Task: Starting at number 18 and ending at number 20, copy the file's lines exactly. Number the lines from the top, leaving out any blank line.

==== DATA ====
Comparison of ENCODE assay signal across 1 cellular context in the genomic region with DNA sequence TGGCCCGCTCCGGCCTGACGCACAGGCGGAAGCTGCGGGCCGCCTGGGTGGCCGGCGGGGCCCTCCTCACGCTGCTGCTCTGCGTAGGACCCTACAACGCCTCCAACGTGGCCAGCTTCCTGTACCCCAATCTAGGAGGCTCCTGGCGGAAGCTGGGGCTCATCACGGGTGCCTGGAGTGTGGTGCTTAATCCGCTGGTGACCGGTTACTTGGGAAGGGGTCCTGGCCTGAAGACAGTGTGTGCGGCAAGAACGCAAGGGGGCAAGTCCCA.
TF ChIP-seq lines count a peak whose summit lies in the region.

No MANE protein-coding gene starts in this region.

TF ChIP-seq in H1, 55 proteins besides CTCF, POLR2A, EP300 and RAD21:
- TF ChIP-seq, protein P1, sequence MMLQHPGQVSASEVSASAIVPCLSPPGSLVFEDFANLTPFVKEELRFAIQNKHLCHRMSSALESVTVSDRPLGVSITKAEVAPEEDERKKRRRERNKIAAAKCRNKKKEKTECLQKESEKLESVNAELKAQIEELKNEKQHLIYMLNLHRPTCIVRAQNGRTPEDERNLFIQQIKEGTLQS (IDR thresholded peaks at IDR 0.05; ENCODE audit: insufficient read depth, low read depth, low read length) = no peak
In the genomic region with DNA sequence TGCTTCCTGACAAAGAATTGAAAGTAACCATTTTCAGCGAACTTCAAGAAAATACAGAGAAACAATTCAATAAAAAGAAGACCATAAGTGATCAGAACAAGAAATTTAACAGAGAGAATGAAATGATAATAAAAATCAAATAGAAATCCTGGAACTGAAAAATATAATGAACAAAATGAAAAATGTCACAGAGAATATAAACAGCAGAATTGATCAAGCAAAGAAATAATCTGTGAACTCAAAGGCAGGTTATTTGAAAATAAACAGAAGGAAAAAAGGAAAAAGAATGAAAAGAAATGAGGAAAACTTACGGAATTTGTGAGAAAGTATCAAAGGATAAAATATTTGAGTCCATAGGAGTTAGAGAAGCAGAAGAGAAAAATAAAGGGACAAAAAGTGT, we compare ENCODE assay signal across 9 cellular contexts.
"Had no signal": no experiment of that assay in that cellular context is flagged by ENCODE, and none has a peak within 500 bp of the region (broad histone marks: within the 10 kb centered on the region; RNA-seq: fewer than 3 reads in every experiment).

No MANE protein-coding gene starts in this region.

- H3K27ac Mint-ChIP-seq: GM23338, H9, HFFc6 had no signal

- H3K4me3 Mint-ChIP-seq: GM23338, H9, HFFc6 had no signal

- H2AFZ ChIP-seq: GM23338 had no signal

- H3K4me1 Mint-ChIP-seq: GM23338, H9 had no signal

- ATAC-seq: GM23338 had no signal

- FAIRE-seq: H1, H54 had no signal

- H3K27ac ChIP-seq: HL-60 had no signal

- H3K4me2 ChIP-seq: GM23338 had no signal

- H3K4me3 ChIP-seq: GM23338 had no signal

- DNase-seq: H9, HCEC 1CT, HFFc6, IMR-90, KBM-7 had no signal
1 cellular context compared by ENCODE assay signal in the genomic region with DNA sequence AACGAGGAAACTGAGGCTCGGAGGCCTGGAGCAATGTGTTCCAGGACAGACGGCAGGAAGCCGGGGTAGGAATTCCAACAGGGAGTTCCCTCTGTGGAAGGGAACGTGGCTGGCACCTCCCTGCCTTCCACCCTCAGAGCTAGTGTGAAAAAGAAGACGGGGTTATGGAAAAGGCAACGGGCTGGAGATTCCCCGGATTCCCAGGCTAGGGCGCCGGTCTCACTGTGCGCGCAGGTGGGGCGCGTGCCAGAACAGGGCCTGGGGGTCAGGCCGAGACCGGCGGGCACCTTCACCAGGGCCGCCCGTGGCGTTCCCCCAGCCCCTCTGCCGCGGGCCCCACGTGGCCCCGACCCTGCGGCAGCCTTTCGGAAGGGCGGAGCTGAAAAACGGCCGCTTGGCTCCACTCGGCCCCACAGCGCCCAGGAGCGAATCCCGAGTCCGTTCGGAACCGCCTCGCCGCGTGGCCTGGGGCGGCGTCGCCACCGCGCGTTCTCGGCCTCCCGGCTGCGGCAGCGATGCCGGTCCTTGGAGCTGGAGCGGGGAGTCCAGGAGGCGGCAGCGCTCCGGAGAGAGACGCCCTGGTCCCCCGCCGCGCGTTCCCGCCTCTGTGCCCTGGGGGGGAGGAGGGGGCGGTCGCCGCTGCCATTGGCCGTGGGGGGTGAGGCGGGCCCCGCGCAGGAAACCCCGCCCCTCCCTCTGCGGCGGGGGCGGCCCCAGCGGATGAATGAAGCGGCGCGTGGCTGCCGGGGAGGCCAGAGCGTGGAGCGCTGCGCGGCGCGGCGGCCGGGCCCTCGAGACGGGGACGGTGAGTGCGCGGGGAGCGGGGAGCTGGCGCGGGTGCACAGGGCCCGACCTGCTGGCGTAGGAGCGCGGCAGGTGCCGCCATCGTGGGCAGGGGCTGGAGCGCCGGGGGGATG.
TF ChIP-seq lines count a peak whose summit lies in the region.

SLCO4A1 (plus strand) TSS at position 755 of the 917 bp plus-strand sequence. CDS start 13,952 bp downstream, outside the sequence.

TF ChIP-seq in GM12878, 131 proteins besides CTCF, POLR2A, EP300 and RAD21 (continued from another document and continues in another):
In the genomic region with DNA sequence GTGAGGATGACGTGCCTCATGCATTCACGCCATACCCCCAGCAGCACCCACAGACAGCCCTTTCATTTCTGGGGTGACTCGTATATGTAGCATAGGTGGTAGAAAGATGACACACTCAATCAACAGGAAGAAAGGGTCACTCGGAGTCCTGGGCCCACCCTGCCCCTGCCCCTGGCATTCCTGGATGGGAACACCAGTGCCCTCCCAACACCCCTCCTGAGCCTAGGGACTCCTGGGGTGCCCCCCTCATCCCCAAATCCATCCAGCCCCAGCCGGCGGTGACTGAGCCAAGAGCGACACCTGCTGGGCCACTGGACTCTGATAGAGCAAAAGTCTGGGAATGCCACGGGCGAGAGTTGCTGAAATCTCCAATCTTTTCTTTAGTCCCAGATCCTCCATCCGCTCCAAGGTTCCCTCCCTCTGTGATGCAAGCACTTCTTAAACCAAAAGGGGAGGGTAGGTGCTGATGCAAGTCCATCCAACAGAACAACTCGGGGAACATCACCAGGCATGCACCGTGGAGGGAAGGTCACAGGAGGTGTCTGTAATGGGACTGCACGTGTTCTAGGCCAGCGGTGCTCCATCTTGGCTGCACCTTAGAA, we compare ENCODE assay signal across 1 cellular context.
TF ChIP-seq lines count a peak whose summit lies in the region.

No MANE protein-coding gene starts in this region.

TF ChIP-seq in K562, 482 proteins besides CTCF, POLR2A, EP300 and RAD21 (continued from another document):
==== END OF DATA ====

- DNase-seq: H9, HCEC 1CT, HFFc6, IMR-90, KBM-7 had no signal
1 cellular context compared by ENCODE assay signal in the genomic region with DNA sequence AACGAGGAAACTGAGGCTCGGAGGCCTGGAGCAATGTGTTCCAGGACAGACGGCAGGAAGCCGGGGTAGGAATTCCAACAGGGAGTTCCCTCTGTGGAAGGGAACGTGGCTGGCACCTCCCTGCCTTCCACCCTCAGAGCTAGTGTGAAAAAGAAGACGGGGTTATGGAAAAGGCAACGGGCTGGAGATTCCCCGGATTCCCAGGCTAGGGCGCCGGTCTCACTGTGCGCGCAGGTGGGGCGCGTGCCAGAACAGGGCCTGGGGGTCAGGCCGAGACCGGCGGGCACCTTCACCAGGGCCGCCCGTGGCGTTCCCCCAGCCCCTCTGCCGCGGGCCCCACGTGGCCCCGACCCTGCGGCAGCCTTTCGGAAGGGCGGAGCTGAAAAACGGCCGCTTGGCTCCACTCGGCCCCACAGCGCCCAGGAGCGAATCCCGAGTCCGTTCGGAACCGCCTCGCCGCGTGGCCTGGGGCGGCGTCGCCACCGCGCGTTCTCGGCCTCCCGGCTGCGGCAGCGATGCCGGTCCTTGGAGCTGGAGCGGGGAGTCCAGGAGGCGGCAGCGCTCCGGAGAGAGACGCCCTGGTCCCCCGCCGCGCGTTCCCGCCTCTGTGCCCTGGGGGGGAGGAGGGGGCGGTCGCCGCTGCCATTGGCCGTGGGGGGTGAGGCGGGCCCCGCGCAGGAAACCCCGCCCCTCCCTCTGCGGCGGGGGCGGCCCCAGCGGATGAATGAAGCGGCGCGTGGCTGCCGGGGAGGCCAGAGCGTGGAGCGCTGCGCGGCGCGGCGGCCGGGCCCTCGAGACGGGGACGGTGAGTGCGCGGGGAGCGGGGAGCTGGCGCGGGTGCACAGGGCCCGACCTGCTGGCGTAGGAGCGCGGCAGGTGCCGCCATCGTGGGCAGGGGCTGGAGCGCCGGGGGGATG.
TF ChIP-seq lines count a peak whose summit lies in the region.